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Jakarta Post

EDITORIAL: The threat of oil import bill

EDITORIAL: The threat of oil import bill Power house: Locals fish near an oil refinery belonging to state-owned oil and gas giant Pertamina in Cilacap, Central Java. The facility, which produces up to 348,000 barrels of oil per day, is the biggest of its kind in Indonesia, supplying around a third of the nation’s fuel. (JP/Agus Maryono)
EDITORIAL
Jakarta   ●   Thu, June 15, 2017 2017-06-15 08:20 1424 4065a5a8898c7cc661d4adf97a54fb1a 4 Editorial oil-and-gas-industry,oil-and-gas,imports,import-quota,energy-security,oil-production,indonesia-petroleum-association Free

Petroleum industry leaders and energy economists have warned President Joko “Jokowi” Widodo that allowing the country to increase its dependence on oil imports, which now account for more than 50 percent of domestic consumption, would make the economy highly vulnerable to the vagaries of wildly volatile oil prices and rupiah depreciation.

The warning was made again at a forum hosted by the Indonesian Petroleum Association (IPA) in Jakarta on Monday as the President and his top policymakers seem to remain ignorant of the critical condition of the industry. Oil production has declined steadily from 1.2 million barrels per day (bpd) in the early 2000s to about 800,000 bpd at present, while domestic consumption has risen steadily to 1.6 million bpd along with economic growth.

While proven oil reserves have decreased to 3.3 billion barrels, investment in exploration — the only way to increase reserves — plunged to a mere US$100 million last year from $500 million in 2015 and $1.1 billion in 2014.

This means the investment climate in the hydrocarbon industry has become utterly unattractive despite the big oil potential. The Directorate General of Oil and Gas and oil regulatory body are fully aware of the critical condition, but the President and ministers have yet to show a sense of urgency to launch concerted reform to improve the investment climate.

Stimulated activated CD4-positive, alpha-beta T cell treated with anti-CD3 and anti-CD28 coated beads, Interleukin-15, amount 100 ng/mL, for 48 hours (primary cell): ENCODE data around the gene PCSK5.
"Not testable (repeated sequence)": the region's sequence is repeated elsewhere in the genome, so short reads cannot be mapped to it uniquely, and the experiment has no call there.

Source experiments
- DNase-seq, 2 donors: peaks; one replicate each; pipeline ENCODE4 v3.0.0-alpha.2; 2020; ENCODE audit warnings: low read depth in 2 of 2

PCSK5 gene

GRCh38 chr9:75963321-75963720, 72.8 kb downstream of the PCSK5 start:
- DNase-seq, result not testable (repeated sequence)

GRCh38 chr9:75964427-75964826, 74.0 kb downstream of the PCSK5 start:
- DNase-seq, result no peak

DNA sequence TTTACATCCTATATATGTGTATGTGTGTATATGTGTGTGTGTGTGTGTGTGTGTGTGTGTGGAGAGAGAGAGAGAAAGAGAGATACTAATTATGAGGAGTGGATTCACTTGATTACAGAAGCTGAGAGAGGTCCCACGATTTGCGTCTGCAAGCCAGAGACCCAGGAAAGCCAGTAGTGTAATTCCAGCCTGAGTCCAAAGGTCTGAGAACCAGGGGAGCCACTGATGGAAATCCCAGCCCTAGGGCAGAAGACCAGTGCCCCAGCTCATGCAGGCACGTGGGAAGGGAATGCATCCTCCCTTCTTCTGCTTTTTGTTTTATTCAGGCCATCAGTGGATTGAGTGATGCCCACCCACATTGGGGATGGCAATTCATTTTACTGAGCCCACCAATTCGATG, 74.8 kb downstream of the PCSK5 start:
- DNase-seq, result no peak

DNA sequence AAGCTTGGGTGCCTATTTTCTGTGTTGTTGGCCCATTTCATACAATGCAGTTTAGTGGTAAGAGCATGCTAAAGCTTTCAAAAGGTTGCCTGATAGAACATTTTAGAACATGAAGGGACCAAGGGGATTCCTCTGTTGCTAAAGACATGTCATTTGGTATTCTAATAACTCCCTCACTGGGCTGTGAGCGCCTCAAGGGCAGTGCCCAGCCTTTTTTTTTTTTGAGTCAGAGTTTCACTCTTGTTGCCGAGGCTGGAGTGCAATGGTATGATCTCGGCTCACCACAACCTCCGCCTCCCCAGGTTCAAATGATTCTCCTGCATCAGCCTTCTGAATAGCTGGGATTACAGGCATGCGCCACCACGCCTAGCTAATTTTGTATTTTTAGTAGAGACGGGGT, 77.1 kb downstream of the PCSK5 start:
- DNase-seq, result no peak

The low price of oil (US$50) since the fourth quarter of 2014 seems to have lulled the government into complacency as domestic fuel prices needed no hike and oil import bills could be well managed. Moreover, the low price of oil has proportionally decreased the role of the petroleum industry in the economy as it now contributes less than 5 percent to state revenue and only around 9 percent to total exports.

However, data on oil production and consumption projection from the National Energy Plan for 2015-2050 and a study by the ReforMiner Institute show that without any significant production increase, Indonesia’s oil imports could reach as high as $30.37 billion in 2020 and $41.87 billion in 2025 based on an average oil price of $50/bbl.

This is quite alarming because oil prices have always been highly volatile, influenced by economic and noneconomic factors. In mid-2008, for example, the price of oil reached as high as $140/bbl, but plunged to as low as $40/bbl in 2009, before rising again to $100/bbl in the first three quarters of 2014, then dropping to a range of $4050/bbl from 2015 until now.

The horrendous impact of high oil prices could be seen in 2014 when the price of oil was mostly $100/bbl. During this period fuel and electricity subsidies reached as high as Rp 350 trillion ($26 billion), which is three times as high as the cost of the MRT project in Jakarta.

The worrisome consequences of heavy dependence on oil imports are the adverse impacts it has on the balance of payments. High oil prices usually cause the rupiah to depreciate sharply, with all its damaging ramifications, as large oil import bills steeply increase the trade deficit. Hence, heavy dependence on oil imports always puts the economy at risk of being hit by a double whammy.